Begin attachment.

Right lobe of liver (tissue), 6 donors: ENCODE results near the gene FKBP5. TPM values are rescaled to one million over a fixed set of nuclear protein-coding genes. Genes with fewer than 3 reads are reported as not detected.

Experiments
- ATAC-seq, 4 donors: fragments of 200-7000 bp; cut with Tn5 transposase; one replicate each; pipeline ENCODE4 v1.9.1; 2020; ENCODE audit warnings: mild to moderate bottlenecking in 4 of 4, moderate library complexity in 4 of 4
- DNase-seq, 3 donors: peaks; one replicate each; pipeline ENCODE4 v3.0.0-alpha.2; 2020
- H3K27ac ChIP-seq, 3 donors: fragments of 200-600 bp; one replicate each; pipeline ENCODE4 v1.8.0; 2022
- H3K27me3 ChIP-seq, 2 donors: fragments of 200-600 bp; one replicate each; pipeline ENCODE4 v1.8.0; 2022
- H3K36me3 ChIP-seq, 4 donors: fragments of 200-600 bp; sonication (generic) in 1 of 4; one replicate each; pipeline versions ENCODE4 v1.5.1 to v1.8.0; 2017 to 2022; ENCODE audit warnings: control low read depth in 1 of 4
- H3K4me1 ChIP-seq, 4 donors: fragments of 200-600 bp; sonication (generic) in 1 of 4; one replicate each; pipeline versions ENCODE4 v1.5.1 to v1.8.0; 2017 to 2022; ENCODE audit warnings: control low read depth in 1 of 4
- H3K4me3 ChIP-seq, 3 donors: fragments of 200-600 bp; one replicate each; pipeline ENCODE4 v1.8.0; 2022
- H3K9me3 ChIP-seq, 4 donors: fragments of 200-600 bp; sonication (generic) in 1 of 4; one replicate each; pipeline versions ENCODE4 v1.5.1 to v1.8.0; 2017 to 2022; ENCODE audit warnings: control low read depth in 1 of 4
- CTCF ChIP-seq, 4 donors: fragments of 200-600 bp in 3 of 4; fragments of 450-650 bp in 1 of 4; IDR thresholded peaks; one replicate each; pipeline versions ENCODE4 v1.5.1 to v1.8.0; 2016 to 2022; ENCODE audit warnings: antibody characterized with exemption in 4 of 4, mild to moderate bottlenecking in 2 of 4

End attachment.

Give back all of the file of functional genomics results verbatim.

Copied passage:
Right lobe of liver (tissue), 6 donors: ENCODE results near the gene FKBP5. TPM values are rescaled to one million over a fixed set of nuclear protein-coding genes. Genes with fewer than 3 reads are reported as not detected.

Experiments
- ATAC-seq, 4 donors: fragments of 200-7000 bp; cut with Tn5 transposase; one replicate each; pipeline ENCODE4 v1.9.1; 2020; ENCODE audit warnings: mild to moderate bottlenecking in 4 of 4, moderate library complexity in 4 of 4
- DNase-seq, 3 donors: peaks; one replicate each; pipeline ENCODE4 v3.0.0-alpha.2; 2020
- H3K27ac ChIP-seq, 3 donors: fragments of 200-600 bp; one replicate each; pipeline ENCODE4 v1.8.0; 2022
- H3K27me3 ChIP-seq, 2 donors: fragments of 200-600 bp; one replicate each; pipeline ENCODE4 v1.8.0; 2022
- H3K36me3 ChIP-seq, 4 donors: fragments of 200-600 bp; sonication (generic) in 1 of 4; one replicate each; pipeline versions ENCODE4 v1.5.1 to v1.8.0; 2017 to 2022; ENCODE audit warnings: control low read depth in 1 of 4
- H3K4me1 ChIP-seq, 4 donors: fragments of 200-600 bp; sonication (generic) in 1 of 4; one replicate each; pipeline versions ENCODE4 v1.5.1 to v1.8.0; 2017 to 2022; ENCODE audit warnings: control low read depth in 1 of 4
- H3K4me3 ChIP-seq, 3 donors: fragments of 200-600 bp; one replicate each; pipeline ENCODE4 v1.8.0; 2022
- H3K9me3 ChIP-seq, 4 donors: fragments of 200-600 bp; sonication (generic) in 1 of 4; one replicate each; pipeline versions ENCODE4 v1.5.1 to v1.8.0; 2017 to 2022; ENCODE audit warnings: control low read depth in 1 of 4
- CTCF ChIP-seq, 4 donors: fragments of 200-600 bp in 3 of 4; fragments of 450-650 bp in 1 of 4; IDR thresholded peaks; one replicate each; pipeline versions ENCODE4 v1.5.1 to v1.8.0; 2016 to 2022; ENCODE audit warnings: antibody characterized with exemption in 4 of 4, mild to moderate bottlenecking in 2 of 4